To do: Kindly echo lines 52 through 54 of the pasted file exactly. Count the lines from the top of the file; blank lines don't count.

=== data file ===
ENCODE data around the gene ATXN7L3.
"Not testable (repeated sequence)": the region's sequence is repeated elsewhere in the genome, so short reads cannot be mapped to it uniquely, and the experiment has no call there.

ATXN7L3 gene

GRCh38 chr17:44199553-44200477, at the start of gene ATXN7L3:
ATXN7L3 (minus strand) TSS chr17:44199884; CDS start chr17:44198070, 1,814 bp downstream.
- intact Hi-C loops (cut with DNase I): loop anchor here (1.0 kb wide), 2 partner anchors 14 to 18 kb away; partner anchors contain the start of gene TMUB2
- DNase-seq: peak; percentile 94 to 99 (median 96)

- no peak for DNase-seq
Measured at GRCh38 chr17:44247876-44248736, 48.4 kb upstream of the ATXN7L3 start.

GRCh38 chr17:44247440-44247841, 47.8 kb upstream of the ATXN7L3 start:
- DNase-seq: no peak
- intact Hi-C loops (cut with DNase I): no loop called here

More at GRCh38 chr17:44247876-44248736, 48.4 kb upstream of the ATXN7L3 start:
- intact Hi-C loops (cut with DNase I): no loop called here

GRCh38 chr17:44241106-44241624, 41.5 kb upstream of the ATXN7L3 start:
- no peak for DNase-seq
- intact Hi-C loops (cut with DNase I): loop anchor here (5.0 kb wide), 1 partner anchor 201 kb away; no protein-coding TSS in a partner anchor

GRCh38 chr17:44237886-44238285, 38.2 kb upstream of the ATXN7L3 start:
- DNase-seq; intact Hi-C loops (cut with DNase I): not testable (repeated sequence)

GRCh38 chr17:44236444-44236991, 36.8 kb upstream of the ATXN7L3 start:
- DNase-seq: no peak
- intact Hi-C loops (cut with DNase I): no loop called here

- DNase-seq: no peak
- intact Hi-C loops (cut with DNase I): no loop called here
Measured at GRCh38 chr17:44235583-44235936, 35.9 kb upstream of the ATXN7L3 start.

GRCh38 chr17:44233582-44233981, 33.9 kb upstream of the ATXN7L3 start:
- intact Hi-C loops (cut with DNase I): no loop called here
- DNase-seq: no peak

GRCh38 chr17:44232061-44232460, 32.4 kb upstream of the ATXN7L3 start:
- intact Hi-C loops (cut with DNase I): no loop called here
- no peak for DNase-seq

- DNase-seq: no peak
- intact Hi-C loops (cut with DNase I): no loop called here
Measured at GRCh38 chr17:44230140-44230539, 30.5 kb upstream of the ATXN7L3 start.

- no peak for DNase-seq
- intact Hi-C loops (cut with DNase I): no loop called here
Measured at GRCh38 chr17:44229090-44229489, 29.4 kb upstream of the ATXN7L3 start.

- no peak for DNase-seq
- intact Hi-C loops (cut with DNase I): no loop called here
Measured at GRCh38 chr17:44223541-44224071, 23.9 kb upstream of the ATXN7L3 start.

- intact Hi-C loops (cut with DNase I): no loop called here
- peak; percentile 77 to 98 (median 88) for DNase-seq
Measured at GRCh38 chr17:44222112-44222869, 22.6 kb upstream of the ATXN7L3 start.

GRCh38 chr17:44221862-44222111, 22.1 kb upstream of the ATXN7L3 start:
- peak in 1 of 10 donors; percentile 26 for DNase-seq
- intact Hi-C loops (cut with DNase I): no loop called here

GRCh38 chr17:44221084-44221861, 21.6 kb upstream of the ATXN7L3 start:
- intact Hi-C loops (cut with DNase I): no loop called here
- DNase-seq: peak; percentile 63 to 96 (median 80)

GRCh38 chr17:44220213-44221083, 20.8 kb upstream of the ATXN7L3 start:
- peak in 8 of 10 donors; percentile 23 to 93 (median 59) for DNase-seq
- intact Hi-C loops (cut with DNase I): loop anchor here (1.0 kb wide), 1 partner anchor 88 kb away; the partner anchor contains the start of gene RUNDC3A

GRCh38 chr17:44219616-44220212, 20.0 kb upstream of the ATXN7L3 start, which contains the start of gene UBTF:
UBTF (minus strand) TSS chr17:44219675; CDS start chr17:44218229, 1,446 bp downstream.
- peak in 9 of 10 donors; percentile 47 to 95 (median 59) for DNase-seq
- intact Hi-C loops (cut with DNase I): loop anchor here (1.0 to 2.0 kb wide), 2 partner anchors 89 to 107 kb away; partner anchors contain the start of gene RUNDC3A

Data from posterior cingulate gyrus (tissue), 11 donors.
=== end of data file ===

- intact Hi-C loops (cut with DNase I): loop anchor here (1.0 kb wide), 1 partner anchor 88 kb away; the partner anchor contains the start of gene RUNDC3A

GRCh38 chr17:44219616-44220212, 20.0 kb upstream of the ATXN7L3 start, which contains the start of gene UBTF:
UBTF (minus strand) TSS chr17:44219675; CDS start chr17:44218229, 1,446 bp downstream.